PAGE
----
Every new version of LEED® uses an updated energy code, and that means you need to work harder to get those precious energy and atmosphere credits. But it’s no longer just a matter of slapping an extra layer of insulation on your roof, because you’re probably just wasting your money.
BEopt is a design tool, aimed primarily at residential design, that I’ve tweaked for small office analysis because it uses the powerful simulation engine that we use on a regular basis. It estimates life cycle cost and shows how to get the most energy efficiency for the lowest life cycle cost. Here are some things I’ve found using BEopt on this project:
1. Insulated concrete forms (ICF) may not be cost effective.
ICFs are being touted as the next big thing. But let’s forget about the loads of carbon produced when manufacturing concrete for a moment. This energy simulation modeled a 13,000 square foot office space in Iowa and used RSMean’s costs to estimate several wall life cycle costs (LCC). In this case, insulated concrete forms still cost 10-20% more (LCC) despite being the only wall modeled with lower infiltration. They save about 10% of the building energy (primarily through air sealing), but, in this case, the reduction in energy costs doesn’t offset the increase in construction costs. Don’t forget, there are other ways to air seal a building.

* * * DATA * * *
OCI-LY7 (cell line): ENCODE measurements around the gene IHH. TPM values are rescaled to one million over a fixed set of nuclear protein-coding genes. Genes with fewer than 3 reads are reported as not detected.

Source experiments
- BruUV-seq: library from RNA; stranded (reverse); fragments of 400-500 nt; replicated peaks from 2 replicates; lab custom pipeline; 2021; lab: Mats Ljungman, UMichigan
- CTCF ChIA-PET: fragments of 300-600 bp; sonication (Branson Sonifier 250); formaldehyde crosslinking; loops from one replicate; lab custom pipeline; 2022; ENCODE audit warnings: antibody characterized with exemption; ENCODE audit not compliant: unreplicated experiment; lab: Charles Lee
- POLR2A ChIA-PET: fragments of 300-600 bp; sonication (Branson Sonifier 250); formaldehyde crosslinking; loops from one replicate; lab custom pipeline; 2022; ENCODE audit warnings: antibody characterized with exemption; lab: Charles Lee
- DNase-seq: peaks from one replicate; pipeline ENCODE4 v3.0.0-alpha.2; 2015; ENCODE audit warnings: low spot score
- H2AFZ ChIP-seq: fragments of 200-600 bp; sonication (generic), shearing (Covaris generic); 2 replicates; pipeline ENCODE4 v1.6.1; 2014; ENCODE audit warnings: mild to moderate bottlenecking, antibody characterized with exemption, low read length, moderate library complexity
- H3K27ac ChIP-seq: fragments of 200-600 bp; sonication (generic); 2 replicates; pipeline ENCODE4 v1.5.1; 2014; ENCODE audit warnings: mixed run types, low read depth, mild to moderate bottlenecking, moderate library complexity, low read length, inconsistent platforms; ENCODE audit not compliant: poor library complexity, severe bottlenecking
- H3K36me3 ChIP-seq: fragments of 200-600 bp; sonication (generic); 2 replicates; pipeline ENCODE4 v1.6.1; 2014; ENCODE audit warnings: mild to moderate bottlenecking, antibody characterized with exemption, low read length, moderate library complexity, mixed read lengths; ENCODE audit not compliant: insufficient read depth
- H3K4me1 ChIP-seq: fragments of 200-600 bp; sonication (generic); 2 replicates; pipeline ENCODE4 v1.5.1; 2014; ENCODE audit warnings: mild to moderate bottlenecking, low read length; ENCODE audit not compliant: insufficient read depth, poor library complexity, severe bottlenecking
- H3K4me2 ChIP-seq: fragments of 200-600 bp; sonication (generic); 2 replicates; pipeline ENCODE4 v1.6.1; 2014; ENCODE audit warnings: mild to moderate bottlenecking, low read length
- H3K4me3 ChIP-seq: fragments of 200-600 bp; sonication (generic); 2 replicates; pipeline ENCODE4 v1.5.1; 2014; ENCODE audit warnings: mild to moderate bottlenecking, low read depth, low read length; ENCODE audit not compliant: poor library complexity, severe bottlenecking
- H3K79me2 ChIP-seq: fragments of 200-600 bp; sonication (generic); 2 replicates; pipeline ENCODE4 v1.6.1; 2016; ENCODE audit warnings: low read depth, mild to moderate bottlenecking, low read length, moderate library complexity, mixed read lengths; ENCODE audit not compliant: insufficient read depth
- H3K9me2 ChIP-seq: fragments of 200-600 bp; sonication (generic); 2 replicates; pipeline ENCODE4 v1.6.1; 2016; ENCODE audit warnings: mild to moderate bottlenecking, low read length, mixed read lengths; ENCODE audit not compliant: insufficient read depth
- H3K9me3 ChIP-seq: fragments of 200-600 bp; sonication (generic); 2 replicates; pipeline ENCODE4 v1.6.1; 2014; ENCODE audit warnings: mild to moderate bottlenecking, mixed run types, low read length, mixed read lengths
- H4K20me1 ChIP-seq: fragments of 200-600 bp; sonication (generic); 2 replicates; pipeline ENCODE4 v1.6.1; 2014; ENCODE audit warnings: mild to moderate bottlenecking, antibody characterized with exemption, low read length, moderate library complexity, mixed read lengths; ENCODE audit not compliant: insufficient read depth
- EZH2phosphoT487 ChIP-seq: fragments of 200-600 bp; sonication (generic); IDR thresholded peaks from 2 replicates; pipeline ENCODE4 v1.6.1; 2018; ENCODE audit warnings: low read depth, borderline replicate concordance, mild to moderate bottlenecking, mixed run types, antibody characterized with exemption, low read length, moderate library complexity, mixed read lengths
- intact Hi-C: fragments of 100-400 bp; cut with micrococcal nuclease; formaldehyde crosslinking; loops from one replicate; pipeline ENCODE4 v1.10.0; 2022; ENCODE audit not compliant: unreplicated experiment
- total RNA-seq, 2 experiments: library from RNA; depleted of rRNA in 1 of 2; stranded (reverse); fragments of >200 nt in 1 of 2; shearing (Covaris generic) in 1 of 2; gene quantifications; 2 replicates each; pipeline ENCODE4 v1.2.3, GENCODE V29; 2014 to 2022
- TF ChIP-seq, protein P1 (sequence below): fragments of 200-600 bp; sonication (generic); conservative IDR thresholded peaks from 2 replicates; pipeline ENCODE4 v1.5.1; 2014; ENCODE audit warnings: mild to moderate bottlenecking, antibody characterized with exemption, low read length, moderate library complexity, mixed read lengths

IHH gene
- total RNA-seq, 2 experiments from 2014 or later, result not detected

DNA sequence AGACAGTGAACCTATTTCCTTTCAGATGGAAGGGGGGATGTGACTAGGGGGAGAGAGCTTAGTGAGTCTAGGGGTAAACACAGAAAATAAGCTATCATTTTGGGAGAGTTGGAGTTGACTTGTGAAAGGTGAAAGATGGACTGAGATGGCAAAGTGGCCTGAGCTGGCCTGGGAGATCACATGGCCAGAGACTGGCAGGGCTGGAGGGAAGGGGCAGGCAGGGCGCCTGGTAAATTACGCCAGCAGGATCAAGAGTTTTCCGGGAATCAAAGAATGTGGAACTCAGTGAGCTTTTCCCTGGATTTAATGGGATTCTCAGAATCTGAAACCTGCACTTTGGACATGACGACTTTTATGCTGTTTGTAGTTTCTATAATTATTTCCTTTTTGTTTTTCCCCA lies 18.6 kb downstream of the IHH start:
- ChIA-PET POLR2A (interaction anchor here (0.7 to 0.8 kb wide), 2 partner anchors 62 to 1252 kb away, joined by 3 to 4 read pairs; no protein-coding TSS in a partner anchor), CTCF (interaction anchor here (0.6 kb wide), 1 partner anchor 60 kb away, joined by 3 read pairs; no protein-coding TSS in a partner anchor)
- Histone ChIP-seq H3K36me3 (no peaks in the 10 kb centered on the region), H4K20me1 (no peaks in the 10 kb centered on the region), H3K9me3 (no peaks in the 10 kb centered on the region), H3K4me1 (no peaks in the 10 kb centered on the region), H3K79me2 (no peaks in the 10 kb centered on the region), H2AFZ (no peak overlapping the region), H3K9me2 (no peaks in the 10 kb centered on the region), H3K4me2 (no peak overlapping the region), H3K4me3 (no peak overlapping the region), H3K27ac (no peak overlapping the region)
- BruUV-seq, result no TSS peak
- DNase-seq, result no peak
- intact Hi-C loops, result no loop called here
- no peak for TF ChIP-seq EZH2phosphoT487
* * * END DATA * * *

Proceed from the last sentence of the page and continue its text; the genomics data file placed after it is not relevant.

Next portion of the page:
2. Extra roof insulation is a waste.
Insulation suffers from diminishing returns on investment. Think about insulation like the screen on your front door. A one-inch wire mesh might keep the neighbor’s dog out, but won’t do much about flies. An 8 mesh (8 divisions per inch in both directions) should keep flies out, but if you also want mosquitoes out, you’ll need something closer to a 20 mesh. Now, you could install a more refined mesh than that, but it’s not going to do you much good because you’ve already stopped most of the problem. If you want cleaner air, buy an air purifier because there are other sources of stuff floating around. Similarly, once you’ve met the code for roof insulation, there are better uses for your money if you want to save more energy.
3. Condensing heaters are a no-brainer in heating climates.
High efficiency boilers and furnaces are past the tipping point in heating climates. Even if you’re only going to be in the building for 5 years (why bother building?), a 92.5 AFUE furnace still (barely) pays for itself. And our analysis doesn’t even account for the fact that sealed combustion units don’t need fire rated rooms (that cost more). If you’re not in a heating dominated climate, a condensing domestic water heater will still pay for itself quickly!
So what does this mean? In short, some things you might not need to think about, but realistically, more advanced design tools can help you save money and get more LEED points. But keep in mind, every situation is different, so what’s cost effective here might not work for you!
 Insulated concrete forms were modeled with typical air changes per hour (ACH) of 0.17 compared to the rest at 0.46 ACH.